The bus is a 1987 International S1700. The engine is a Navistar 7.3. It's rusty and I'm not sure how many miles are on it because I just haven't looked. My main concern is that there are some nice, newer buses for sale in my area that are $4000-$4500. Why would this old bus still be worth this much? Please help.

Also, the sticker on the engine says the model is an "A170F" but if I google that, the T444E engine pops up. So is that what I have??
Sounds like your average seller.
NO the bus is not worth anywhere near that. Sounds like a rusty, older, low spec bus.
If you look around you can find an AMAZING bus for four g.

see my two buses- my daily driver was 1700, my big project bus was only 2150.
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Old 04-12-2017, 03:52 PM   #20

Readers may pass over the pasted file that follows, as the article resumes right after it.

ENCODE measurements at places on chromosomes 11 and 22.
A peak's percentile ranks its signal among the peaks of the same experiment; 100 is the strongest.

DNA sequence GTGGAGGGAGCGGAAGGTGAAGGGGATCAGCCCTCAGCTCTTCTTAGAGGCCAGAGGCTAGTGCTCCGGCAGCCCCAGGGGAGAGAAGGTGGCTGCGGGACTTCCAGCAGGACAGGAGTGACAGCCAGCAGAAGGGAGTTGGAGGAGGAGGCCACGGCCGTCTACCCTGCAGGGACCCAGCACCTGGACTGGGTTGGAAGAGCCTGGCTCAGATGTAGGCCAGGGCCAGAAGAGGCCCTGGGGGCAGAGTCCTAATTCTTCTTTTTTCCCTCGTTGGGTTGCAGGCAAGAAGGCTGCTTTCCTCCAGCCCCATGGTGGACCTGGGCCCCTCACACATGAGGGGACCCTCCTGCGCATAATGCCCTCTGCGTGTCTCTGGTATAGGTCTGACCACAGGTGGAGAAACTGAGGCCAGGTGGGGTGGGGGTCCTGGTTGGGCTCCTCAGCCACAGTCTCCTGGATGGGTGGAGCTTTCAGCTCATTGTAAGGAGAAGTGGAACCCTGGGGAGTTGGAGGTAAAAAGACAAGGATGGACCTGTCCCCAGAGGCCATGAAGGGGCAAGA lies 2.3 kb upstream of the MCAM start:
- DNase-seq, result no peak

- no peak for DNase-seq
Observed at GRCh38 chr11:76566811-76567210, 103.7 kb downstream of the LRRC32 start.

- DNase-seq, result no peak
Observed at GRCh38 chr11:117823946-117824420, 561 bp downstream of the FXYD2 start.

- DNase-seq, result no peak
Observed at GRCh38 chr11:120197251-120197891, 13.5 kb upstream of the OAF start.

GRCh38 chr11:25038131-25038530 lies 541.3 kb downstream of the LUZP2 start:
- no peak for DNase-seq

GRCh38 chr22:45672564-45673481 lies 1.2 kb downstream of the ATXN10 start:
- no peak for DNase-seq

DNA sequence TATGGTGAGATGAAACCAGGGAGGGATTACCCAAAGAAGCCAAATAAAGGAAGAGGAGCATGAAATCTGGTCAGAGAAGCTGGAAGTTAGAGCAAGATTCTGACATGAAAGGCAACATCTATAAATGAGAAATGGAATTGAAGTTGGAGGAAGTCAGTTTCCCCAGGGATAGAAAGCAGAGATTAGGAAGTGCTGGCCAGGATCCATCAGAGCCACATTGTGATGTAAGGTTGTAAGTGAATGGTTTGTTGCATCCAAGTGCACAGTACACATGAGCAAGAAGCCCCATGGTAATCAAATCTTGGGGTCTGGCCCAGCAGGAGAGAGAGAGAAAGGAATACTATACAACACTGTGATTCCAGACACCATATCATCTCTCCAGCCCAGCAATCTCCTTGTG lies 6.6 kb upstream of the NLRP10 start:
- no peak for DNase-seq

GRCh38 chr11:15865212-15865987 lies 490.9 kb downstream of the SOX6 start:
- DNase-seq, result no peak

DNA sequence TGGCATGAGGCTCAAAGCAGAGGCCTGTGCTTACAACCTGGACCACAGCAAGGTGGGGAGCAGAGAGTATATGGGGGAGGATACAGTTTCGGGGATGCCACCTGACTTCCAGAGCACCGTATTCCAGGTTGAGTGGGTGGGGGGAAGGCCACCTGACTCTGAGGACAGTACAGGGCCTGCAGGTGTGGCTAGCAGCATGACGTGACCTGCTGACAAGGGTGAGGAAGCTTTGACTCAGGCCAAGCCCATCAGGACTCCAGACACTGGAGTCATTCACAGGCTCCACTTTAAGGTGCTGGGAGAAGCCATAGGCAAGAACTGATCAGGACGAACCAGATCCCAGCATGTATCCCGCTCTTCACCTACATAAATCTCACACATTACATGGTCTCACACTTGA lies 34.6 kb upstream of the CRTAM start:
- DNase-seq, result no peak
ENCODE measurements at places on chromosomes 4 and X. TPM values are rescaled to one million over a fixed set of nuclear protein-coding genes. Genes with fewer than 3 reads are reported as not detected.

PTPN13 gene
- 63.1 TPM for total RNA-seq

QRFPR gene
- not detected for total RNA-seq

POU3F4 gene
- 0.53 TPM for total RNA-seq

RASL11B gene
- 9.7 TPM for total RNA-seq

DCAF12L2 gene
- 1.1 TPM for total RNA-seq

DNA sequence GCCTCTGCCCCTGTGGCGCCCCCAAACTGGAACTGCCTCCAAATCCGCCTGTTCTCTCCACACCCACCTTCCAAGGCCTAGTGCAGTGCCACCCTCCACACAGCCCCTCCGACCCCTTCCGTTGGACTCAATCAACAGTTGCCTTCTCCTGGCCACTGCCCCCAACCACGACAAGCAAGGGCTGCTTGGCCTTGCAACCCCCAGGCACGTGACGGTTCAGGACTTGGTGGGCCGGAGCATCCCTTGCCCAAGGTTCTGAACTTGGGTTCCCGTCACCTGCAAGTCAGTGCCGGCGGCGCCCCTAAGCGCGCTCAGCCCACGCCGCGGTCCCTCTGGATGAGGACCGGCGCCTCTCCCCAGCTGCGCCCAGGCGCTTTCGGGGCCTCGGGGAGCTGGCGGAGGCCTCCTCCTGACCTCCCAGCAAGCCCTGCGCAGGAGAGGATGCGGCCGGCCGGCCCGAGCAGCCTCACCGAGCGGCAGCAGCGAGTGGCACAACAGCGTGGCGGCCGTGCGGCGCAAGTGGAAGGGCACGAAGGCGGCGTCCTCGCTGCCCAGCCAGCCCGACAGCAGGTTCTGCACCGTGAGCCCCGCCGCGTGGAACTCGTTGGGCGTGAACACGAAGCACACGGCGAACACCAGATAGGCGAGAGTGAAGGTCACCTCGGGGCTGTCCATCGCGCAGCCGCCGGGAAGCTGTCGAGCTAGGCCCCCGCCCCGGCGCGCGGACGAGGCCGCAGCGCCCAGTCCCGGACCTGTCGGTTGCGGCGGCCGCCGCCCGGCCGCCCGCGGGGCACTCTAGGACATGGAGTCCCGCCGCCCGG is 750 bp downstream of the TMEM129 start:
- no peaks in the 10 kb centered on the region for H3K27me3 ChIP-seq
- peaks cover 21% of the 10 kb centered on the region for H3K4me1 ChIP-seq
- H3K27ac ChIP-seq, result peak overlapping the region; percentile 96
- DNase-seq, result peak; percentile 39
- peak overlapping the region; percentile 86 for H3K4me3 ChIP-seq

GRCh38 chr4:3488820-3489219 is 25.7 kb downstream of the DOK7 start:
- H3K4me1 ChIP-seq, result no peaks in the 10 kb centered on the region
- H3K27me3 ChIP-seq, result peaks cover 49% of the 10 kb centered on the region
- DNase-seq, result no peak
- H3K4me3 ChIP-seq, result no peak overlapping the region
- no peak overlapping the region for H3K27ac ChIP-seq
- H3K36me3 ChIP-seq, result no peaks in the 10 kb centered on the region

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Sounds like your average seller.
NO the bus is not worth anywhere near that. Sounds like a rusty, older, low spec bus.
If you look around you can find an AMAZING bus for four g.

see my two buses- my daily driver was 1700, my big project bus was only 2150.
Okay, great information! We basically are trying to build up a counter-offer and need some evidence. Seller claims that the junkyard offered $4K just for the engine. $2150 sounds waaaay more in our budget.